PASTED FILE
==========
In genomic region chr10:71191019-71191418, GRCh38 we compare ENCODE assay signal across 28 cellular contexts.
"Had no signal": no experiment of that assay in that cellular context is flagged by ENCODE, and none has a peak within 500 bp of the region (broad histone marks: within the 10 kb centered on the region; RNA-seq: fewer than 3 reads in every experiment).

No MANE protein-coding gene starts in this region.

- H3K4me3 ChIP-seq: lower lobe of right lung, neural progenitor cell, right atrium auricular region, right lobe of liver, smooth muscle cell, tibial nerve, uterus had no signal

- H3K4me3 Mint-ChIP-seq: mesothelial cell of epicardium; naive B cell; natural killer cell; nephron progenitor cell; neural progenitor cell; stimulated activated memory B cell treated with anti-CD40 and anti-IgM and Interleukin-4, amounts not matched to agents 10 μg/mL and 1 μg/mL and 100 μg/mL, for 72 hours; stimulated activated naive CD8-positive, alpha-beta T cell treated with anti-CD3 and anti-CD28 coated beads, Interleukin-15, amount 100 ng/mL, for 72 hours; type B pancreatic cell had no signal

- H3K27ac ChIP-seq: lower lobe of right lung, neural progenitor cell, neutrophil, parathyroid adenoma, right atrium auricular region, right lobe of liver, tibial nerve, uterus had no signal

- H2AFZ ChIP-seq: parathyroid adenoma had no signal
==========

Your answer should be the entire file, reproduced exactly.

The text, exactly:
In genomic region chr10:71191019-71191418, GRCh38 we compare ENCODE assay signal across 28 cellular contexts.
"Had no signal": no experiment of that assay in that cellular context is flagged by ENCODE, and none has a peak within 500 bp of the region (broad histone marks: within the 10 kb centered on the region; RNA-seq: fewer than 3 reads in every experiment).

No MANE protein-coding gene starts in this region.

- H3K4me3 ChIP-seq: lower lobe of right lung, neural progenitor cell, right atrium auricular region, right lobe of liver, smooth muscle cell, tibial nerve, uterus had no signal

- H3K4me3 Mint-ChIP-seq: mesothelial cell of epicardium; naive B cell; natural killer cell; nephron progenitor cell; neural progenitor cell; stimulated activated memory B cell treated with anti-CD40 and anti-IgM and Interleukin-4, amounts not matched to agents 10 μg/mL and 1 μg/mL and 100 μg/mL, for 72 hours; stimulated activated naive CD8-positive, alpha-beta T cell treated with anti-CD3 and anti-CD28 coated beads, Interleukin-15, amount 100 ng/mL, for 72 hours; type B pancreatic cell had no signal

- H3K27ac ChIP-seq: lower lobe of right lung, neural progenitor cell, neutrophil, parathyroid adenoma, right atrium auricular region, right lobe of liver, tibial nerve, uterus had no signal

- H2AFZ ChIP-seq: parathyroid adenoma had no signal